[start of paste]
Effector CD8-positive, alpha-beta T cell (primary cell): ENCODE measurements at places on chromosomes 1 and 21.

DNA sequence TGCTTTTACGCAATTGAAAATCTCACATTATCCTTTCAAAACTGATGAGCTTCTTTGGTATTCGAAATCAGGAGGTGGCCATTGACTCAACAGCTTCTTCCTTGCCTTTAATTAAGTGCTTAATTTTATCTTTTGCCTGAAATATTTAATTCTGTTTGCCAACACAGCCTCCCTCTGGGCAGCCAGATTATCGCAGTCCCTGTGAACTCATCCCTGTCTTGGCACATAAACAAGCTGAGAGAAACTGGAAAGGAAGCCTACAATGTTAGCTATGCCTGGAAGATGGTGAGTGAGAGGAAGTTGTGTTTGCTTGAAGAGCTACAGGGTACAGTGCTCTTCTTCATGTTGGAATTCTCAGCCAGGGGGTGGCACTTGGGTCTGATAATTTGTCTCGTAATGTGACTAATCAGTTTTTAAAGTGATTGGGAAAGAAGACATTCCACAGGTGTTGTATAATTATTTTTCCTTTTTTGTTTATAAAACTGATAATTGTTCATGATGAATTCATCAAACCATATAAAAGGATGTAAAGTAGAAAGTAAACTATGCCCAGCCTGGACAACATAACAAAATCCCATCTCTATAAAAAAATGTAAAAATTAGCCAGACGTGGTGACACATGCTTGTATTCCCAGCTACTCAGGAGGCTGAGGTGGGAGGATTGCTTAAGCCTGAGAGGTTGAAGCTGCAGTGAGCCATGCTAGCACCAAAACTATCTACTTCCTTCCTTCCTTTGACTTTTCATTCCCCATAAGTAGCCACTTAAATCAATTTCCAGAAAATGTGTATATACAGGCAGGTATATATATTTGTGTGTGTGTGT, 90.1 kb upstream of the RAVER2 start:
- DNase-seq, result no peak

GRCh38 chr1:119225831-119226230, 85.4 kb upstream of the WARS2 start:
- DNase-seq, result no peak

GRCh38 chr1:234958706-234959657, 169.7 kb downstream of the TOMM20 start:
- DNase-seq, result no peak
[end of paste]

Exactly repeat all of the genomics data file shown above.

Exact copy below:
Effector CD8-positive, alpha-beta T cell (primary cell): ENCODE measurements at places on chromosomes 1 and 21.

DNA sequence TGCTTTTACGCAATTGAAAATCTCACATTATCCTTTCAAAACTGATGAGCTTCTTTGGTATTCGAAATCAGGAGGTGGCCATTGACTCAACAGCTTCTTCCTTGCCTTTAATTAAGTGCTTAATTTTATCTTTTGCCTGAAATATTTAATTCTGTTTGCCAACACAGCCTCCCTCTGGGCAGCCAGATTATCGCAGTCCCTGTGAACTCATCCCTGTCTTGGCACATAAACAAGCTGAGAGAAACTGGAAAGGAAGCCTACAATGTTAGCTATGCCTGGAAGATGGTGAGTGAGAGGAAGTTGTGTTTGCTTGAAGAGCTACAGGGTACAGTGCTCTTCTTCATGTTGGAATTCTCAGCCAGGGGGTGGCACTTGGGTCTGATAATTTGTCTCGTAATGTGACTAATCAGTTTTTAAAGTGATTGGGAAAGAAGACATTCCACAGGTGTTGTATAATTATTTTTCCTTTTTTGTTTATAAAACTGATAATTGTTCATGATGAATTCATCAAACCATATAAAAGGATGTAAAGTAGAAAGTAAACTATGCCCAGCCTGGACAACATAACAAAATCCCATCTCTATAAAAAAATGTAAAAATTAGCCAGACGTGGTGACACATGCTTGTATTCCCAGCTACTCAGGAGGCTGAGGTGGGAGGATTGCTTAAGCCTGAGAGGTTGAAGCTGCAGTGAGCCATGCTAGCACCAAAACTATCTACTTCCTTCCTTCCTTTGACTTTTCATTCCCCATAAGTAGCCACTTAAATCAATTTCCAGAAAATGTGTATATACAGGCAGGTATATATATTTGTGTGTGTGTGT, 90.1 kb upstream of the RAVER2 start:
- DNase-seq, result no peak

GRCh38 chr1:119225831-119226230, 85.4 kb upstream of the WARS2 start:
- DNase-seq, result no peak

GRCh38 chr1:234958706-234959657, 169.7 kb downstream of the TOMM20 start:
- DNase-seq, result no peak